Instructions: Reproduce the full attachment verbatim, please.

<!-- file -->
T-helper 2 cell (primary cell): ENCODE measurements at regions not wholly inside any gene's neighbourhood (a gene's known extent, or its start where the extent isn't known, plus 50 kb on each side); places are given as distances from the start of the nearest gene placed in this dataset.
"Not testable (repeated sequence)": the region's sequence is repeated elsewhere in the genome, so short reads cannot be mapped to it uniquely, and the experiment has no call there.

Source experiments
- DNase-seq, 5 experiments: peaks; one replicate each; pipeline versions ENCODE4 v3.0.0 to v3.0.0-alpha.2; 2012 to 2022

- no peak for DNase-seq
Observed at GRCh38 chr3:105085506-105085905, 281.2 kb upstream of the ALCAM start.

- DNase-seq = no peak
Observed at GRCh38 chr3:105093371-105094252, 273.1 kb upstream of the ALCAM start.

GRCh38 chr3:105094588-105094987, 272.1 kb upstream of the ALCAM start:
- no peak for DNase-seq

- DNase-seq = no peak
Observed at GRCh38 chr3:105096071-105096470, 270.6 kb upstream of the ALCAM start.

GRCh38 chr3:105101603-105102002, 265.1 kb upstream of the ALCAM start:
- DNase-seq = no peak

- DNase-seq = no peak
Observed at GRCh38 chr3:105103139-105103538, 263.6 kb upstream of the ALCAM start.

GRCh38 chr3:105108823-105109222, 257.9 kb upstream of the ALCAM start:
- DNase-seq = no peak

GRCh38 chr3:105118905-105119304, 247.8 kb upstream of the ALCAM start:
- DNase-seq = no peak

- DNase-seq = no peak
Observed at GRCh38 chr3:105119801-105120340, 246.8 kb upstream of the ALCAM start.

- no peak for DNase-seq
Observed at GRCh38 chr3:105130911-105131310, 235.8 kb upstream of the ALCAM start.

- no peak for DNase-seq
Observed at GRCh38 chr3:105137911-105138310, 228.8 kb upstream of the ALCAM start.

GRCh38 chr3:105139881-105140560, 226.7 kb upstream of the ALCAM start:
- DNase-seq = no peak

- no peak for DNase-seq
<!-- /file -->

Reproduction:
T-helper 2 cell (primary cell): ENCODE measurements at regions not wholly inside any gene's neighbourhood (a gene's known extent, or its start where the extent isn't known, plus 50 kb on each side); places are given as distances from the start of the nearest gene placed in this dataset.
"Not testable (repeated sequence)": the region's sequence is repeated elsewhere in the genome, so short reads cannot be mapped to it uniquely, and the experiment has no call there.

Source experiments
- DNase-seq, 5 experiments: peaks; one replicate each; pipeline versions ENCODE4 v3.0.0 to v3.0.0-alpha.2; 2012 to 2022

- no peak for DNase-seq
Observed at GRCh38 chr3:105085506-105085905, 281.2 kb upstream of the ALCAM start.

- DNase-seq = no peak
Observed at GRCh38 chr3:105093371-105094252, 273.1 kb upstream of the ALCAM start.

GRCh38 chr3:105094588-105094987, 272.1 kb upstream of the ALCAM start:
- no peak for DNase-seq

- DNase-seq = no peak
Observed at GRCh38 chr3:105096071-105096470, 270.6 kb upstream of the ALCAM start.

GRCh38 chr3:105101603-105102002, 265.1 kb upstream of the ALCAM start:
- DNase-seq = no peak

- DNase-seq = no peak
Observed at GRCh38 chr3:105103139-105103538, 263.6 kb upstream of the ALCAM start.

GRCh38 chr3:105108823-105109222, 257.9 kb upstream of the ALCAM start:
- DNase-seq = no peak

GRCh38 chr3:105118905-105119304, 247.8 kb upstream of the ALCAM start:
- DNase-seq = no peak

- DNase-seq = no peak
Observed at GRCh38 chr3:105119801-105120340, 246.8 kb upstream of the ALCAM start.

- no peak for DNase-seq
Observed at GRCh38 chr3:105130911-105131310, 235.8 kb upstream of the ALCAM start.

- no peak for DNase-seq
Observed at GRCh38 chr3:105137911-105138310, 228.8 kb upstream of the ALCAM start.

GRCh38 chr3:105139881-105140560, 226.7 kb upstream of the ALCAM start:
- DNase-seq = no peak

- no peak for DNase-seq